The Star of Istanbul
I was rushing across the North Atlantic to war, but with an intention I’d never had before. I needed to sort out what I was doing, give myself a pep talk. I was a reporter. A war correspondent. I knew how to look for news, for the truth. It had always been my job to snoop around, and because I knew how to do that well, in Mexico I’d happened upon news of deep importance to Washington. Private importance. So now the process was inverted. Now the snooping would be for Washington and I would just happen upon stories for the Post-Express. I wanted to do this. I had seen too much of the savage impulses of men, impulses that we ultimately could not deal with as individuals. I was lucky to be an American. We Americans were also men and could foul things up pretty badly, but our declared ideal was to find a way to make it possible to stop the savagery. To govern without savagery. To live with other governments without savagery. To live with ourselves without savagery. It is what we believe. And so I remained Christopher Cobb, reporter, even as I began to play a more important role in the world. But I was used to finding things out by following the acts of men that are clear to see, out in the open, with their immediate goals readily understandable. This work I was doing now was different.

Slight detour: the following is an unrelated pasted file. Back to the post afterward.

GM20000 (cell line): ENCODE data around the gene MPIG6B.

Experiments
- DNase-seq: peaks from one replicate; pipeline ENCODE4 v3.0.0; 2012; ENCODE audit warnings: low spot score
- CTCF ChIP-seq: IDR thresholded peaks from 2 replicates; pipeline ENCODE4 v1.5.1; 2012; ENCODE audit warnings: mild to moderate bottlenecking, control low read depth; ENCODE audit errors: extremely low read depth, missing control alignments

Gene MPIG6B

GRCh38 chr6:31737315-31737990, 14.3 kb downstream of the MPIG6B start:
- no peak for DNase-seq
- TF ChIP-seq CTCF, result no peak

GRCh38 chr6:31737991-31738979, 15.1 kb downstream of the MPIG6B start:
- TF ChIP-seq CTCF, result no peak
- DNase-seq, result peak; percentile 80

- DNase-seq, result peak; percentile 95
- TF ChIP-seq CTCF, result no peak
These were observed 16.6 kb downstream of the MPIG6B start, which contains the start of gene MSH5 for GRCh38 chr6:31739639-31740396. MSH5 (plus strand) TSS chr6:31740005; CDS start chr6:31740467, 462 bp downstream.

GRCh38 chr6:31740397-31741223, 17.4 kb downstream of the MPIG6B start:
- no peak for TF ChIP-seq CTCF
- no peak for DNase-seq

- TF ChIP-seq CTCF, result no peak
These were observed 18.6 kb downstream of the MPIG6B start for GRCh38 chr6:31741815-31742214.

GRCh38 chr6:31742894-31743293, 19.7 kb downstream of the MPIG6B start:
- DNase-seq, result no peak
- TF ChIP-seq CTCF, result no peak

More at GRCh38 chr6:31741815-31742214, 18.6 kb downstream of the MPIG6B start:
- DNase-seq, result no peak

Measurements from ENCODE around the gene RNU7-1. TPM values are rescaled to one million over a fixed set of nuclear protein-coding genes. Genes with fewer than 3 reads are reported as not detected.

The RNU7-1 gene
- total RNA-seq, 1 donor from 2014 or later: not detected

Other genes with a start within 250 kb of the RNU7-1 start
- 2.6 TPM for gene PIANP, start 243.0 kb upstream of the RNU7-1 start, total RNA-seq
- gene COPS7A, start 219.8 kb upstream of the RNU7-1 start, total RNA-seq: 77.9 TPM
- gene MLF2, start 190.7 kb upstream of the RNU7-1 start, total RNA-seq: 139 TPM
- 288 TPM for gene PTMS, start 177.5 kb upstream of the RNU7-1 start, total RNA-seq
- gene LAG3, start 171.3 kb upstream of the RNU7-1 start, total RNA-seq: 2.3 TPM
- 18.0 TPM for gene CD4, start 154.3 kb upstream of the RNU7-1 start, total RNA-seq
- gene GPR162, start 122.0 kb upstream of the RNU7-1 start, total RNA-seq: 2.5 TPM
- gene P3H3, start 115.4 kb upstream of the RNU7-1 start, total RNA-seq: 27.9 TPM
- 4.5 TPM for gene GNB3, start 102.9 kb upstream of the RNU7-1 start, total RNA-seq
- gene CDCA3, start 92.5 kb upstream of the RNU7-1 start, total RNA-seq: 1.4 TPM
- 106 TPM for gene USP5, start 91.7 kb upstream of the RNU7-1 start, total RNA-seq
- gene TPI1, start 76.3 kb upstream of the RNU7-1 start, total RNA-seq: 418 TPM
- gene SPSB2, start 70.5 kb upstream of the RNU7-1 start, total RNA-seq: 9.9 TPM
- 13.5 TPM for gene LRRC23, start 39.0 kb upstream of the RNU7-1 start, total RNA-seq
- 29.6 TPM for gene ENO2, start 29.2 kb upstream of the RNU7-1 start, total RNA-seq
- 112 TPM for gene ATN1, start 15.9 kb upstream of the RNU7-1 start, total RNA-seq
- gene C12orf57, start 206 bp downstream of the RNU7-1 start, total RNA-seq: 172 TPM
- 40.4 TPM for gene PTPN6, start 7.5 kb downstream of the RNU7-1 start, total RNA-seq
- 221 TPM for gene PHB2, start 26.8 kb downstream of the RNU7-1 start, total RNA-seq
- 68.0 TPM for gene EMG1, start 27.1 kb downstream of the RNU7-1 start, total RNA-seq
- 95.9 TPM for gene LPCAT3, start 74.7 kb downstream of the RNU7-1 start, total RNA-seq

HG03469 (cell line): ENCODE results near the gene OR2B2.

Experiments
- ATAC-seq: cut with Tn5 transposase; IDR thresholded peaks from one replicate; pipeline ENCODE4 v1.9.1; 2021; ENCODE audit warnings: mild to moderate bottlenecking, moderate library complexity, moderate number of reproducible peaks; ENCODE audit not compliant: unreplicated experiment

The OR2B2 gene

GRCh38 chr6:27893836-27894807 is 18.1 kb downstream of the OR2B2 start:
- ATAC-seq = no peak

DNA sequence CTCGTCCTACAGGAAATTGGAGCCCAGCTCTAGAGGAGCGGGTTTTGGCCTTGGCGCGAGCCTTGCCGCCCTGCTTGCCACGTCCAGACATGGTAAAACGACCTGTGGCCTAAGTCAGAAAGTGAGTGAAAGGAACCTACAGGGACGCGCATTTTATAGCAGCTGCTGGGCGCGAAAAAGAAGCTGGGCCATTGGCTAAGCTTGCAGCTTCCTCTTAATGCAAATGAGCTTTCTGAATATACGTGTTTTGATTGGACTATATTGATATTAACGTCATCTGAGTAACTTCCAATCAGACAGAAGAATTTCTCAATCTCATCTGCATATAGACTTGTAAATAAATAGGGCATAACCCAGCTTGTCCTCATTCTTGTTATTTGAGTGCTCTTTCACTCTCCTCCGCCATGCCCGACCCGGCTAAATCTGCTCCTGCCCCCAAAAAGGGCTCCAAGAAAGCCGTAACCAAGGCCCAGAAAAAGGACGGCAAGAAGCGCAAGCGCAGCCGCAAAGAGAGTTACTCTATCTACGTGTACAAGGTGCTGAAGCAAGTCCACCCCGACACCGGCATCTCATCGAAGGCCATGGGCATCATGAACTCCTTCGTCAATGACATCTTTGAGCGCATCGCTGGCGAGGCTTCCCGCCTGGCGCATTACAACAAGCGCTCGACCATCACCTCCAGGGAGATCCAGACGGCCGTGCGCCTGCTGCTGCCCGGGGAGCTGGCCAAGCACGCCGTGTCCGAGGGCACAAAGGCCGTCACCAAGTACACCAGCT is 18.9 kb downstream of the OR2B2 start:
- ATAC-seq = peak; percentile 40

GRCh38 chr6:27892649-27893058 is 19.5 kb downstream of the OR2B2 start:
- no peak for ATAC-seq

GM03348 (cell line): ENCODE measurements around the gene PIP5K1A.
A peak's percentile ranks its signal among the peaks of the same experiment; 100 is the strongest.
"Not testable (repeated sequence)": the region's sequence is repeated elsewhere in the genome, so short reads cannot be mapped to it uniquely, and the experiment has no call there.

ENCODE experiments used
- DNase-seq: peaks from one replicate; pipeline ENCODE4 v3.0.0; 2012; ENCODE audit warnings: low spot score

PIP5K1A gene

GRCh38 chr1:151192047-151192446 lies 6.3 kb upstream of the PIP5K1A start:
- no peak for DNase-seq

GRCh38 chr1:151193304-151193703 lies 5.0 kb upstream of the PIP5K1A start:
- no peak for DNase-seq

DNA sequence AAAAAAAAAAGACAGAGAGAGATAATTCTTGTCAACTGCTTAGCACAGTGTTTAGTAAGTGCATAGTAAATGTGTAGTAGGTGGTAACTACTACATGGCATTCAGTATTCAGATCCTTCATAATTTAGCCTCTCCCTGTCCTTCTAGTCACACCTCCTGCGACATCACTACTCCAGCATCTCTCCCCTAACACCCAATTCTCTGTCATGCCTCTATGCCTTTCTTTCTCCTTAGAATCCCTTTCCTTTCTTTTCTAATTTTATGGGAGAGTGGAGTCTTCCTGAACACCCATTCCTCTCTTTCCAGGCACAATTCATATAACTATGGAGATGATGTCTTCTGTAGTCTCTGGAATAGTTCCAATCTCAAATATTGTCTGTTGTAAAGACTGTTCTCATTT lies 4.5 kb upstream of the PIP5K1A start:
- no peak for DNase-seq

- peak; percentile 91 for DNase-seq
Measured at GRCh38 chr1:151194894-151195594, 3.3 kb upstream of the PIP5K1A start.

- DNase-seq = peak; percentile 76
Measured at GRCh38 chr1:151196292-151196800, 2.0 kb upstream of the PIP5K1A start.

“The Star of Istanbul has it all: history galore, exotic foreign settings, a world-weary yet engaging protagonist, villains in abundance and a romance worthy of Bogart and Bergman.”—BookPage
“Double and triple crosses merge like lanes in a traffic roundabout, and . . . the novel commingles character-driven historical fiction with melodrama and swashbuckling action. Somehow . . . it all works; on one level, Butler is playing with genre conventions in an almost mad-scientist manner, but at the same time, he holds the reader transfixed, like a kid at a Saturday matinee.”—Booklist (starred review)
“Butler impresses with his exceptional attention to historical detail, particularly aboard the Lusitania.”—Publishers Weekly
“While The Star of Istanbul meets the genre requirements for action and plotting, the precision and lyricism of Butler’s language, his incisive observations, his psychologically complex characters, and his understanding of the past lift this novel well into a genre of its own.”—Arts Fuse
“Butler’s grasp of history is excellent. . . . You will enjoy every new twist and turn in this spy game.”—Arab Voice
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